Hardware recommendations

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These hardware recommendations for FlightGear are based on community feedback, be sure to consult other sources before making serious decisions regarding computer hardware.

You may also want to check out the following article on building your own FlightGear box based on decommissioned and refurbished server at Howto: Build a cheap FlightGear box, and also learn about how the FlightGear project handles old hardware support at FlightGear and old Hardware.

Also see: FlightGear Benchmark

Cquote1.png older/lower end graphics hardware can be very sensitive to things like texture size and polygon count. Fortunately mid range modern graphics cards are not expensive and it is easy to replace older graphics hardware. For FG with normal resolution monitors (IE. 1920x1200 or less) cards that normally sell in the $100 range will do a decent job and if you wait for a sale you will sometimes find this same hardware for considerably less than $100. The same type of thing is true for much higher end hardware as well. A few months ago a well known on-line hardware vendor had an "open box" special on GTX670 cards for $139 and this class of cards will pretty much handle anything you through at it.
— hvengel (Tue Jun 24). Re: What to expect from FlightGear 3.2?.
(powered by instant-Cquotes)

Recommended hardware for FlightGear 2.10+

  • A screen with a resolution of at least 1024x768 @32bpp (most GUI dialogs cannot be used otherwise currently)
  • A 3D video card (with AMD or Nvidia chipset) with support for OpenGL 2.1 or better and at least 1 Gb of dedicated DDR3+ (DDR5 preferred) VRAM (i.e. 512 Mb VRAM minimum). Flightgear requires a OpenGL 2.1-compliant hardware accelerated 3D video card to run at reasonable frame-rates. Most modern PCs have hardware accelerated 3D cards. If your FlightGear video is not running smoothly, see Graphics drivers configuration. See Supported Video Cards) for a list of video cards known to work with FlightGear. Note that cards with working shader support will enable FlightGear to run with more visual effects. If you are serious about running FlightGear, you should avoid Intel HD/GMA cards at all costs - these are integrated chipsets that provide only basic OpenGL/GLSL support.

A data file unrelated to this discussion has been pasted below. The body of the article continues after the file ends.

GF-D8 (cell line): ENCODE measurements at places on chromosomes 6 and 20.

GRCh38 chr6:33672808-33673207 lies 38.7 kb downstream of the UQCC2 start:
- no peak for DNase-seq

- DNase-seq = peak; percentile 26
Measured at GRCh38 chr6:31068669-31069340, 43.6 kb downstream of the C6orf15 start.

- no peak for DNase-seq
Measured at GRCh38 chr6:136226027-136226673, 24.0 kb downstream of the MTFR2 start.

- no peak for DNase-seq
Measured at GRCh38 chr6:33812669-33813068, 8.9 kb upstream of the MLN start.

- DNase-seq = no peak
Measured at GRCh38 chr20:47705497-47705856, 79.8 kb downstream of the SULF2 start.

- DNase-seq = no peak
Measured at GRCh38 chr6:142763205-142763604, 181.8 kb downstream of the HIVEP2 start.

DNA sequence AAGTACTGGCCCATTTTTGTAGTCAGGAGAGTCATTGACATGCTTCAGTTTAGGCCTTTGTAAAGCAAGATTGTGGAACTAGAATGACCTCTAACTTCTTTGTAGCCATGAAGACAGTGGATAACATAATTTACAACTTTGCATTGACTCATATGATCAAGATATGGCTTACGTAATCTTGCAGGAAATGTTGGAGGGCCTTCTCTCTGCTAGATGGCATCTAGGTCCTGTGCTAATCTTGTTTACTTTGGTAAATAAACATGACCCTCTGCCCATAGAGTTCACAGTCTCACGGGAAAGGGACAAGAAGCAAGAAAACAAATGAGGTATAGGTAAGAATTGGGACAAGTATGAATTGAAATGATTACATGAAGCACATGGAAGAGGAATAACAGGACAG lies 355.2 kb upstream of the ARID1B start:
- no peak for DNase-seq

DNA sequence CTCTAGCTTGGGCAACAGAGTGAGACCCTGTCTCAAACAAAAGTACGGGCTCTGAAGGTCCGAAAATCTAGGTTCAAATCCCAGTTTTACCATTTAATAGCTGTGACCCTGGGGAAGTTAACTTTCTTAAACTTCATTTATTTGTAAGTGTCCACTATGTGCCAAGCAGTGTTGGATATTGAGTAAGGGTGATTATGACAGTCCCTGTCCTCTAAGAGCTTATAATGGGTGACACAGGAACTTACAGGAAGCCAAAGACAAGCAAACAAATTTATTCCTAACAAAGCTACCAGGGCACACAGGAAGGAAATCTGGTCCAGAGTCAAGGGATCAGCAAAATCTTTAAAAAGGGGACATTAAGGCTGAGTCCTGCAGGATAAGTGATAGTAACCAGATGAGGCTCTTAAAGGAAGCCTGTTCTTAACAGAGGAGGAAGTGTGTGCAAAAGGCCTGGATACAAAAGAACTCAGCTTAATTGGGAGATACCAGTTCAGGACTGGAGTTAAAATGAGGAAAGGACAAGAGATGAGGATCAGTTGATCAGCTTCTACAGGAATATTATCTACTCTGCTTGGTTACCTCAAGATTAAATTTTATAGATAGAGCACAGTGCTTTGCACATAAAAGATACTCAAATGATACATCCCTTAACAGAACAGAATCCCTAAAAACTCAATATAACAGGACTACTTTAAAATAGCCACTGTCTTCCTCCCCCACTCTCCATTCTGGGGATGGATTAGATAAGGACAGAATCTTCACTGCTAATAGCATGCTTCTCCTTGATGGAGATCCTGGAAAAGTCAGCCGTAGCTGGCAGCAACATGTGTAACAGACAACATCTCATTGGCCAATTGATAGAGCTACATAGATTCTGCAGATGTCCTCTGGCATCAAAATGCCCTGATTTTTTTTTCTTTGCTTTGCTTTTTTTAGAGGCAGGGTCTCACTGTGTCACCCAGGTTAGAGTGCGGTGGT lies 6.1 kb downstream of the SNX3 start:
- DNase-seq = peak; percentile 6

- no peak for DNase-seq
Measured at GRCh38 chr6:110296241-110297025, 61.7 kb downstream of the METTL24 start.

• At least 1-2 Gb free RAM (and more is better). FlightGear uses more than 500 Mb of RAM by default. If less free RAM is available, FlightGear would be slowed down significantly due to OS swapping. When buying a new computer, you shouldn't buy computers with less than 4-6 Gb of total RAM these days.
  • CPU: At least a dual/quad core processor with ~2 GHz each, 64bit architecture (and operating system) recommended (multi-core processors have benefits for some FlightGear components such as the threaded tile loader). When buying a new computer, buying at least a quad core computer (i.e. i7) is a good idea these days.
  • 2 Gb HD space for a minimum installation (the installer download itself is about 800MB), approx. 10 Gb if you want to compile it yourself, plus up to 8 Gb for optional world-wide scenery (much more disk space and RAM for scenery 2.0). More space is required for people wanting to check out the latest base package from Git. People using Scripted Compilation on Linux Debian/Ubuntu, will approximately need 30 gb of disk space in total.
  • A 3 button mouse or 2 button mouse with scroll wheel
  • An optional sound card, Soundblaster compatible, preferably with EAX support
  • An optional joystick/yoke and/or pedals - Gameport or USB (HID compatible), see $FG_ROOT/Input for a list of input hardware known to work with FlightGear.


Stay away from nVidia GPUs with a low second digit (x20, x40). Higher 2nd digit means more CUDA cores.

The number of CUDA cores matters much more than a few Mhz in frequency, since you can process more, in parallel. Also watch out for bus width, as that has a big impact on data throughput. The more CUDA cores it has, the better. A GTX680 is lots and lots and lots more important than a CPU with a zillion cores.

In case of doubt, go for an older generation x60 (460, or 560), even a 260 would be much more of an improvement than the 620. Basically, Nvidia cards compile GLSL shaders and OpenCL kernels into CUDA kernels (sort of), so more CUDA kernels = more shader power.

Whatever GPU (and other hardware) you get, first of all make sure that it is fully supported by your OS of choice. Thorsten mentioned in another thread that he purchased a computer with an NVIDIA GTX670 that ended up not being fully supported under Linux, so I'd suggest to be really careful here.


If you are interested in running FlightGear on a notebook, you may also want to check out Notebooks known to run FlightGear.

Incompatible Hardware

A list of video cards that may not properly run FlightGear can be found at Problematic Video Cards.

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